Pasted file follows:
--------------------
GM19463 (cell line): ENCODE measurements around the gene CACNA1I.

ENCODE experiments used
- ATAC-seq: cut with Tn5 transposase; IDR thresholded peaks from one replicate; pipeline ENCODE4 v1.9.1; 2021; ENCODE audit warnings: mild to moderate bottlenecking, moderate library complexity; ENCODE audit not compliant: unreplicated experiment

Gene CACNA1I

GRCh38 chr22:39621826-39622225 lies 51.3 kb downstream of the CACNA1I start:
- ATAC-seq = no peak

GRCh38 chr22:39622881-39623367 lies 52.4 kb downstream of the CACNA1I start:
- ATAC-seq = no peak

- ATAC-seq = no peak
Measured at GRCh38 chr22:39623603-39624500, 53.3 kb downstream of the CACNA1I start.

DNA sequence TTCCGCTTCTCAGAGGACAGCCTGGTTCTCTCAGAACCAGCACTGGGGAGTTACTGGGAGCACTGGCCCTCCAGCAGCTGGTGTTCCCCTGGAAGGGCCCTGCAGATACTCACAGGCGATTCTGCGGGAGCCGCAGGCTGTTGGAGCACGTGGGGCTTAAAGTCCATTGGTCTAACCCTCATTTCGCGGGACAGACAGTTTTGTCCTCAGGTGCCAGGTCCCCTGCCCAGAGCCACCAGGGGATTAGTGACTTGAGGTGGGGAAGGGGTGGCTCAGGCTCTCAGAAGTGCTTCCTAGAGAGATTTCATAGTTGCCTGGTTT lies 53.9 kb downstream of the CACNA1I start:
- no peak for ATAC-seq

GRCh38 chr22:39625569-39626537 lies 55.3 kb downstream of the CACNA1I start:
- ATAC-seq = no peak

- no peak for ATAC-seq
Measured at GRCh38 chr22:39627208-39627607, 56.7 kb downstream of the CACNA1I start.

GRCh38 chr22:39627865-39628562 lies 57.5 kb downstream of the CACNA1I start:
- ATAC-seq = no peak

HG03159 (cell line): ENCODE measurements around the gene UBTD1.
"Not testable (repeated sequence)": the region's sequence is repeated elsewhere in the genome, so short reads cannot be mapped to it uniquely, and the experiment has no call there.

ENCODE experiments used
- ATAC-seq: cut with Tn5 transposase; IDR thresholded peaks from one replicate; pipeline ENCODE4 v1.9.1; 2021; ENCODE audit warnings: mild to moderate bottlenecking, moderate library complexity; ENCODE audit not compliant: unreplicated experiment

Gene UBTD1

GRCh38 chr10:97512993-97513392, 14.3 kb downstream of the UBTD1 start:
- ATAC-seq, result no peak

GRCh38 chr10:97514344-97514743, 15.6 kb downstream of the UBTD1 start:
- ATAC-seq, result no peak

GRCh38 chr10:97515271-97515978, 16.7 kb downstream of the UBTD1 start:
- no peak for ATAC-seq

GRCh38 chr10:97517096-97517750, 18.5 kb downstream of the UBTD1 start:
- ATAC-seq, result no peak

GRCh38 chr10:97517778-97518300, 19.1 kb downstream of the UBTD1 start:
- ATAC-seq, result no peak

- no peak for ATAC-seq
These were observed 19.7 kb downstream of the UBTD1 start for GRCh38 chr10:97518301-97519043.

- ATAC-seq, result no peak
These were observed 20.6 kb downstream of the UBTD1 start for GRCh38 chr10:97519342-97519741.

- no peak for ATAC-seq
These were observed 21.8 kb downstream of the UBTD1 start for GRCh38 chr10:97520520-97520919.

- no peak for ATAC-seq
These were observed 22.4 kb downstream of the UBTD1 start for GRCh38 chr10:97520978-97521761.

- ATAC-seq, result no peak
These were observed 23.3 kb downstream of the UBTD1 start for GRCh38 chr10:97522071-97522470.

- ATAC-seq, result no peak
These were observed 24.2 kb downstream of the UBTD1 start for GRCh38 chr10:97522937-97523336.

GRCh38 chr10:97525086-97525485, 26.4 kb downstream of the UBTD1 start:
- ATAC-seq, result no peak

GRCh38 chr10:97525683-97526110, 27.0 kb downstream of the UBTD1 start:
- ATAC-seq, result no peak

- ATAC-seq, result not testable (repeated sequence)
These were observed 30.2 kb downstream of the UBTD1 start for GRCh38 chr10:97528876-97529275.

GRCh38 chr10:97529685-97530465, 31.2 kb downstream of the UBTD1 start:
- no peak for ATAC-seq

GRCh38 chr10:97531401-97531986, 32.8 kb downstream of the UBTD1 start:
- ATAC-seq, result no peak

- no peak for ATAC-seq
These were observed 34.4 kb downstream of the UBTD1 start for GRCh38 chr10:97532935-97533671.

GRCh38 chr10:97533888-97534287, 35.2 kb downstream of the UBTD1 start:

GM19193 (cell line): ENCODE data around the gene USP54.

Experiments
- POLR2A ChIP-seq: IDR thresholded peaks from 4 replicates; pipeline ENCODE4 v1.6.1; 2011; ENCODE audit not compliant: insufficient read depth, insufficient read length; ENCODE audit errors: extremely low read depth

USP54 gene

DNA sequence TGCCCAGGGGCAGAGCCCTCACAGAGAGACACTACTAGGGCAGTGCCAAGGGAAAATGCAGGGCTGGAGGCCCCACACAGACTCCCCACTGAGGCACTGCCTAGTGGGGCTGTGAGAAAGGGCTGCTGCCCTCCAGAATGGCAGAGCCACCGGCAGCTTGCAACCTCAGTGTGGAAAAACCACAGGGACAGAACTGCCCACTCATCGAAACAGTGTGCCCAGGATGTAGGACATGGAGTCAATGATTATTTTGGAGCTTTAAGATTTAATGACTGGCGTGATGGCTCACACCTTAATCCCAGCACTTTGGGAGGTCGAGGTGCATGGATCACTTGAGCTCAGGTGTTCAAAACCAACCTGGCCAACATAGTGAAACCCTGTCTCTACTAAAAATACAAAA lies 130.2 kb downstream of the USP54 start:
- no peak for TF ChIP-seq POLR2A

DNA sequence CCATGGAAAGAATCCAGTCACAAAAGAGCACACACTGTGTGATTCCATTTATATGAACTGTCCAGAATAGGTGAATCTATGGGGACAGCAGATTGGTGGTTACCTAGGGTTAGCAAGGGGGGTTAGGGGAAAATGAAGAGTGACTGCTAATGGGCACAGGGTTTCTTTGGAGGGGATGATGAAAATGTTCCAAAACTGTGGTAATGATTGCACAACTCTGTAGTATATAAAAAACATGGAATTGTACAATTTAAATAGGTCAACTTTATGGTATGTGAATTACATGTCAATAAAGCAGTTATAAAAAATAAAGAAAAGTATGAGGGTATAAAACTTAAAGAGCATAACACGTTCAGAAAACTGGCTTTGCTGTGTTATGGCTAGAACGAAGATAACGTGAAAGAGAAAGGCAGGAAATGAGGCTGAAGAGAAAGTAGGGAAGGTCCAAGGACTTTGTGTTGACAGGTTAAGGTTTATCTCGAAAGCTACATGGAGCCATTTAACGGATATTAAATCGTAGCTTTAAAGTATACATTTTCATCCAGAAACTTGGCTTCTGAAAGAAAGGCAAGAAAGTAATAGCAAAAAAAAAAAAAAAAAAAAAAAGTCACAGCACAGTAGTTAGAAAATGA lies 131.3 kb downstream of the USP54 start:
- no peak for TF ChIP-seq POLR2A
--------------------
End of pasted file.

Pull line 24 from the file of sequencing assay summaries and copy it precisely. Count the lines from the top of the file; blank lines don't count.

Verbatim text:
GRCh38 chr10:97512993-97513392, 14.3 kb downstream of the UBTD1 start: